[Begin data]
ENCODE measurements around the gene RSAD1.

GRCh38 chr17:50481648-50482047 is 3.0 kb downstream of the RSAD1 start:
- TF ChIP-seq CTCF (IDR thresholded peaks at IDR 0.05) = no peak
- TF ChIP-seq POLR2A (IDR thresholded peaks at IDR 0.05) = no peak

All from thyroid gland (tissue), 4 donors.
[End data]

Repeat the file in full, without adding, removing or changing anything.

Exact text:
ENCODE measurements around the gene RSAD1.

GRCh38 chr17:50481648-50482047 is 3.0 kb downstream of the RSAD1 start:
- TF ChIP-seq CTCF (IDR thresholded peaks at IDR 0.05) = no peak
- TF ChIP-seq POLR2A (IDR thresholded peaks at IDR 0.05) = no peak

All from thyroid gland (tissue), 4 donors.